I know what it's like. He said, believe me. He goes, where your son is, is so much better, this is such a blip. That's why my promise of heaven, that's why my promise of grace, that's why I went to the cross. That is why all of this stuff is because this will never be the end. So, take a breath. You didn't deserve that one. I gave it to you anyway.

He showed me just that sense of entitlement. He replaced it with something that is a million times more satisfying and wonderful and joyful. It's the accelerator of God’s blessing. If entitlement is the slayer of God's blessing, then this is the accelerator. It's the thing called contentment. Where Paul talks about, I've learned to be content, any circumstance.

He lists all these terrible circumstances and he says contentment.

I've realized the content heart is the one that looks at God and says, listen, if you do nothing for me, except save me from hell, you do nothing. If I never get that job I want, if I live in poverty, if you never answer another prayer.

Why David Was a Candidate for God’s Blessing

Why David Was Such a Candidate for God’s Blessing
Photographer: Mateus Campos Felipe | Source: Unsplash

David: But all you do is save me from an eternity in hell, and send me to heaven when I die, I will be perfectly happy.

That's what we see in King David. Who am I? I am nothing. I’m perfectly happy. If you never gave me any of this stuff, I'd be perfectly happy. That's why David was such a candidate for God's blessing.

Bob: But do you feel that you needed to have almost that Job moment where you cry out and say, God, this can't be the way you treat your friends. Where are you? And he steps up and says, where were you when I laid out the foundations of the Earth? Tell me if you know these things.

Yes, I think God sounds like he treated you the way he knew he had to treat you. To get you to see things the way he wants you to see them. But out of that came a greater appreciation and a greater contentment with what you have. That means a greater sense of peace and joy than you would've ever had before. It's a wonderful thing.

David: The way I describe it, sometimes I hesitate to share these things. Because it sounds so mean what God was doing, but I was the one it was done too. So I'm just telling you, it was a beautiful thing. It was a completely beautiful thing because I'm a second born. I'm the youngest in my family.

I don't know if people understand this. But when you're the youngest, you're used to not being treated as an adult.

You Can Handle This

David: Your older brother is the one that parents ask for, hey, what do you think about this? Us youngest, we're always the little one. When God looked at me like that and was able to talk to me like that. He didn't say, well, you're just a little kid.

You can't understand this. He looked at me like a man and said, I'm going to speak some hard truths. But it's going to be beautiful because this means I respect you, and you can handle this. Because this is what's going on. It was awesome.

Bob: What I love too, is that you also tie this into the church and how we worship. So many people come to the church to receive, to be filled up. You say that's not the best approach either.

David: It isn't. The oldest form of worship that we see in the old testament was sacrifice. It was giving. The whole singing and preaching thing is not the oldest form of worship. The oldest form of worship is giving. In the nation of Israel, you would go to a worship service full, and you would leave empty. You'd bring your stuff in. You would sacrifice and you would leave empty.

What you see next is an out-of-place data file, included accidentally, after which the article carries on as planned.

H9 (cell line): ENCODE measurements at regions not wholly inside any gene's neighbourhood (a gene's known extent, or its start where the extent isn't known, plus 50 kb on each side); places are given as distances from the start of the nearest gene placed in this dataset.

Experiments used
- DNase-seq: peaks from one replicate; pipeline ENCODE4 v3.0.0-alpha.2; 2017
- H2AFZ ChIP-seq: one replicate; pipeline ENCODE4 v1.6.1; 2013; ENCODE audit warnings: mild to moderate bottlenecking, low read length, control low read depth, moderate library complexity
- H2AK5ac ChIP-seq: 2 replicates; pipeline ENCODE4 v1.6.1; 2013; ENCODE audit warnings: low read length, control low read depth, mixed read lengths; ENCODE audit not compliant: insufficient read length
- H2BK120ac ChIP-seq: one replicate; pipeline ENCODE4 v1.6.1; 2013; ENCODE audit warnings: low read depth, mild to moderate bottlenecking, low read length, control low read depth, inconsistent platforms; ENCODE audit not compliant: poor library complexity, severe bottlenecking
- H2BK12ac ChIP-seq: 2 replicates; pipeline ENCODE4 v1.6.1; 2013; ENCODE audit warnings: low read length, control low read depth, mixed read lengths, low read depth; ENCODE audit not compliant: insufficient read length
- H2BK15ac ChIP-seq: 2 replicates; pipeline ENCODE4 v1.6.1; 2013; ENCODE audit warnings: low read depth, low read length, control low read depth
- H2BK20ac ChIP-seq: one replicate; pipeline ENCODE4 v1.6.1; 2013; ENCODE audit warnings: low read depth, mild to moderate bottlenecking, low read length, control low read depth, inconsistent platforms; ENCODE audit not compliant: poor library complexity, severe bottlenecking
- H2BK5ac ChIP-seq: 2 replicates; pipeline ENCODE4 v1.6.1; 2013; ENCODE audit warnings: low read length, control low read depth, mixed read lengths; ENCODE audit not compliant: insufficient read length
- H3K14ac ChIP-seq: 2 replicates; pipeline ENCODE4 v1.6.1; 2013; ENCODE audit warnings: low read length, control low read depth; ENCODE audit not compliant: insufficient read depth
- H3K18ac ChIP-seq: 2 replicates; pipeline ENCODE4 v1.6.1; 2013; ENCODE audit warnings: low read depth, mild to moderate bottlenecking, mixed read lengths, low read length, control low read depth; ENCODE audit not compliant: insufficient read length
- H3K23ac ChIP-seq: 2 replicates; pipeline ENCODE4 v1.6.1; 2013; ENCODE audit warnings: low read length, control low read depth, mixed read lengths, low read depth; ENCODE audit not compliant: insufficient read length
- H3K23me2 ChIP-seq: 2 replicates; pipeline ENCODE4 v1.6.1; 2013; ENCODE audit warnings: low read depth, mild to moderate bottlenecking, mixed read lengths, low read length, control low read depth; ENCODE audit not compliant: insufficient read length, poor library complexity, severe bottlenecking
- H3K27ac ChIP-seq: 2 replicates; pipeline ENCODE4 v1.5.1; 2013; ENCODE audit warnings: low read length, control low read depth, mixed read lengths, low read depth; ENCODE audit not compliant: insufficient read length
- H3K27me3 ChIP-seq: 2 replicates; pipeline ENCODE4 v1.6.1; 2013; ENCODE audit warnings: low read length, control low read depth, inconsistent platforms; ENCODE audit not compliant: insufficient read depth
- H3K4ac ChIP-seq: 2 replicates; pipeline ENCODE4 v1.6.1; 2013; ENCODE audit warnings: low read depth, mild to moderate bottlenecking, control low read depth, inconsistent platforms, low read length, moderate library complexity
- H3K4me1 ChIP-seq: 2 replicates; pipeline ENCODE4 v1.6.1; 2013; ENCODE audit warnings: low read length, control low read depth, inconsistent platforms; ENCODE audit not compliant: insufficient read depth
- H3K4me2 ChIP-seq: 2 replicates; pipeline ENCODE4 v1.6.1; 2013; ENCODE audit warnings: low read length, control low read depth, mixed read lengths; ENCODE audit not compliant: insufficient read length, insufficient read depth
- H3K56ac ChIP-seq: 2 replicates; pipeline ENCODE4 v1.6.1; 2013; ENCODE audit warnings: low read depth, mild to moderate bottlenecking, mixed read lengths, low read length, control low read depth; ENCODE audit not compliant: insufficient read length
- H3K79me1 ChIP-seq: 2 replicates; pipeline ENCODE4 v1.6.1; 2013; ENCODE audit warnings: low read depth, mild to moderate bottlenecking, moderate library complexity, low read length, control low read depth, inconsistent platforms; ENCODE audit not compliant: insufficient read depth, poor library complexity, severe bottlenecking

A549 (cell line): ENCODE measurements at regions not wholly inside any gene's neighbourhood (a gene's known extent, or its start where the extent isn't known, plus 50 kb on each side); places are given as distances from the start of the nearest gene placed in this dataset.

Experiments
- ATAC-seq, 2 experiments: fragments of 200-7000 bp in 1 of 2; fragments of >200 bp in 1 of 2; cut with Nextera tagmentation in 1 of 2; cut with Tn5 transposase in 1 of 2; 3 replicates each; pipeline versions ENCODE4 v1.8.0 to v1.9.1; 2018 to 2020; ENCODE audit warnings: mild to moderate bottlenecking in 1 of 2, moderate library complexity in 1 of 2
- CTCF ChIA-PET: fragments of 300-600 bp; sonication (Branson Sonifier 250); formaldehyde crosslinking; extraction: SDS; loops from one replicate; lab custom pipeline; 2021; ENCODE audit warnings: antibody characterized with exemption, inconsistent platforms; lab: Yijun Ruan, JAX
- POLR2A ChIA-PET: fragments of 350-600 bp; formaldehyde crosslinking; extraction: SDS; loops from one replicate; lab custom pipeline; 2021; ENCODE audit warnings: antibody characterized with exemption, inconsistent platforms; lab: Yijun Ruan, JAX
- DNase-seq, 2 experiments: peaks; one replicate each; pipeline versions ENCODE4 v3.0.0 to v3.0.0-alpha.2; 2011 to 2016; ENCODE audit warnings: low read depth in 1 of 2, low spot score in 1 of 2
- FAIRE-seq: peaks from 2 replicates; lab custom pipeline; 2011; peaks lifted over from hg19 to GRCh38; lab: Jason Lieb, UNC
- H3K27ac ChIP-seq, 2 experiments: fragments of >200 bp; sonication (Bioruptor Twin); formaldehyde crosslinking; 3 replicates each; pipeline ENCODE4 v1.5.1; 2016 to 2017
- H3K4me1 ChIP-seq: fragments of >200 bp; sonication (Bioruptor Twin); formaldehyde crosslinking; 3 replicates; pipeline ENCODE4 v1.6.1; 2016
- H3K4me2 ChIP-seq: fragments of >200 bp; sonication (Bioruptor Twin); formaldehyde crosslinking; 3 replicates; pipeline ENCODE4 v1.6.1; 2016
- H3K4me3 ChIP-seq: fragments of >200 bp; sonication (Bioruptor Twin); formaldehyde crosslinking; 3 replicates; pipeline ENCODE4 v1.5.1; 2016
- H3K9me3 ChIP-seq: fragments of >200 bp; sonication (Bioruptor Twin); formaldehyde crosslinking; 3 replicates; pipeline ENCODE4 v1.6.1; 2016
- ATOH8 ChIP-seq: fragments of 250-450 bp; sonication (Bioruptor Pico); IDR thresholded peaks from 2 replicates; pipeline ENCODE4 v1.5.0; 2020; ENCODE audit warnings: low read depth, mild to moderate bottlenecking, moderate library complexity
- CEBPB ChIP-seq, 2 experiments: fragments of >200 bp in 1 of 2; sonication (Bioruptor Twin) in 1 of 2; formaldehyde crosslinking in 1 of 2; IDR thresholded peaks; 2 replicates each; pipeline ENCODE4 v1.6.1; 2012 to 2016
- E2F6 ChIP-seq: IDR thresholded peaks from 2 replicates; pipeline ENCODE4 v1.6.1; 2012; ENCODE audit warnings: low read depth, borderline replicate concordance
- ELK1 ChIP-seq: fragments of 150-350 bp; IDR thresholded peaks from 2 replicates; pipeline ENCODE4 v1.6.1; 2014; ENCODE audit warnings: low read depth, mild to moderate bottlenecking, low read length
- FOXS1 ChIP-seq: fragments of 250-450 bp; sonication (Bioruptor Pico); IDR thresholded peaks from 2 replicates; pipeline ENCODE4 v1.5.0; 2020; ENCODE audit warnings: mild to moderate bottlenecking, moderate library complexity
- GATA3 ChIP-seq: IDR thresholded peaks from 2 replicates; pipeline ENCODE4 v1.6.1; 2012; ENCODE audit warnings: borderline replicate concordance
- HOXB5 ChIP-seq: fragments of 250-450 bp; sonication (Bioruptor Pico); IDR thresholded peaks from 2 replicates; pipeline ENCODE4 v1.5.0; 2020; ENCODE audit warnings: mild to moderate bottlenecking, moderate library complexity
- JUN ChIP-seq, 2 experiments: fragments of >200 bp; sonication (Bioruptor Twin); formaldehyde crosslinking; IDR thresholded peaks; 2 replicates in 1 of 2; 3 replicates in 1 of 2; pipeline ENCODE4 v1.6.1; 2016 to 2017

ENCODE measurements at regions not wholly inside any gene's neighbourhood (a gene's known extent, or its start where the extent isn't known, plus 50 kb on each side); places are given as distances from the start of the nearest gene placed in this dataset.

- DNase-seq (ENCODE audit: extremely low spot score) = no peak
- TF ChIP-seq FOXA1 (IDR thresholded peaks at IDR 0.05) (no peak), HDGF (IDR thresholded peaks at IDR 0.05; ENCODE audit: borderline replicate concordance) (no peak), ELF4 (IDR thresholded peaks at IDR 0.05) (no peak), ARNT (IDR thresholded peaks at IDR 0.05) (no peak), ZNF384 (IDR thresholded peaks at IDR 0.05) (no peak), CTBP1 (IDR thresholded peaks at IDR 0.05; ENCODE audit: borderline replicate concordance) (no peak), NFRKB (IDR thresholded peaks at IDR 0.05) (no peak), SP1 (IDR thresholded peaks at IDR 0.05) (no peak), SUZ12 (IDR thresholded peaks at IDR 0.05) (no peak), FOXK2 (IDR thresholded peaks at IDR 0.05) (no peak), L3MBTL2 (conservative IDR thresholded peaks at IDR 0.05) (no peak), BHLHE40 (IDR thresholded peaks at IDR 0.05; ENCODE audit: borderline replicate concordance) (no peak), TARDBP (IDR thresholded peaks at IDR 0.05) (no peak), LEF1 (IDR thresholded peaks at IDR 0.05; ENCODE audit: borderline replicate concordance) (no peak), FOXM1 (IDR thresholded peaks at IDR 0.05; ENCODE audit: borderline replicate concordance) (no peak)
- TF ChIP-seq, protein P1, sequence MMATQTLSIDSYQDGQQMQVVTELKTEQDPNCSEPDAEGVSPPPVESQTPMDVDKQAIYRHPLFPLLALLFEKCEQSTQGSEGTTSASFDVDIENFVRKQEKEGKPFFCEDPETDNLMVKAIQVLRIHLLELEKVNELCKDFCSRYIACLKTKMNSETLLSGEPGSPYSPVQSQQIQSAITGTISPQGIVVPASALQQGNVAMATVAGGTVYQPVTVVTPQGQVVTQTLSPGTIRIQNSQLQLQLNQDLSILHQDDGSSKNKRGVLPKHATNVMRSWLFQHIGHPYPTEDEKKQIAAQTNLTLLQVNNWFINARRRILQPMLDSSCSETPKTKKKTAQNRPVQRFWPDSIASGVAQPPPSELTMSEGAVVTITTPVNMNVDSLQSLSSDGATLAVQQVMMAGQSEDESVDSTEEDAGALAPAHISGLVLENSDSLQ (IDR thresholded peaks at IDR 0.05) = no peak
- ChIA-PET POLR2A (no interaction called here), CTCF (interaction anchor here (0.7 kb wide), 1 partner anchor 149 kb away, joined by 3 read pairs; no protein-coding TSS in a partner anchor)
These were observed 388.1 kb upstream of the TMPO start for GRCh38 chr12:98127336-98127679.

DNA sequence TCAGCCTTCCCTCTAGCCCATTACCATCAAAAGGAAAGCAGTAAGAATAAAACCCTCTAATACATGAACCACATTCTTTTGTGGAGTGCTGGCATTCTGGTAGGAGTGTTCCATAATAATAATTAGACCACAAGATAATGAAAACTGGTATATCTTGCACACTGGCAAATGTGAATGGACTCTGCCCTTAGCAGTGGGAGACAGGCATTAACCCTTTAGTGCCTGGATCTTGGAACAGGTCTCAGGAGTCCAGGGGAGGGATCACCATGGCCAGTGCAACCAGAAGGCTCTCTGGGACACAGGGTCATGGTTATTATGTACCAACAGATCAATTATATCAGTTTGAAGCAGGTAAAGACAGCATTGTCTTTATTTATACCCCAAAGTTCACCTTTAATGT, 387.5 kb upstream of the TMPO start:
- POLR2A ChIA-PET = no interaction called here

We in the Western church have gotten that cockamamie. We would say, well, I'm empty. I needed to be filled, I need to get, and you can tell. Because when people leave and they don't like the sermon, well, I didn't get a lot out of that. It wasn't for you. You're here to worship. You weren't here to get, you were here to give worship. You’re here to worship God.

The Richness of God’s Blessing

David: So contentment, I think, is the goal for every Christian. Listen, we have been saved from so much. If God does nothing else for us, except to save us from an eternity in hell and give us eternity in heaven, can we complain? Of course not.

When you bring that spirit into worship and to your walk with Christ, my goodness, it's just amazing.

Bob: What I hear you saying about contentment, it's not, hey, just lower your bar. Hey, you're never going to get the Porsche, so just be okay with a Kia. It's not that, it's that you have so many riches in your relationship with God. That's your focus, that's your real pleasure, your joy, your richness, right there. That is your abundant life. If you hang on to that, nothing can possibly compare.

David: My grandmother once told me, what if all you had today were things that you’re thankful for yesterday? That was one of her favorite sayings. I thought to myself, my goodness. Well, I wouldn't have a whole lot. I don't know about you, and the people listening. What if the only things you had were the things you were thankful to God for yesterday. Exactly what you're talking about, the richness that God has blessed us with. It's just amazing.

But one of the lessons that God showed me was in Luke chapter four when Jesus was baptized in the Jordan. That's what we call a mountain top moment. I think that's the greatest moment in scripture. That’s the only time in all scripture we see all three parts of the Trinity, God, son, the Holy Spirit. A voice from heaven, “You are my son whom I love”.

He Wants You To Live Powerfully

David: Jesus being baptized. Holy Spirit. The only time in scripture we see all three present. If anybody had been there, we would have fallen face down in worship. But after Jesus' baptism, it describes Jesus as being full of the Holy Spirit. Then the Spirit forces him into the desert, where he suffers, where he fasts and he's tempted. Then in Luke 4:14, it describes Jesus returned from the desert in the power of the Spirit.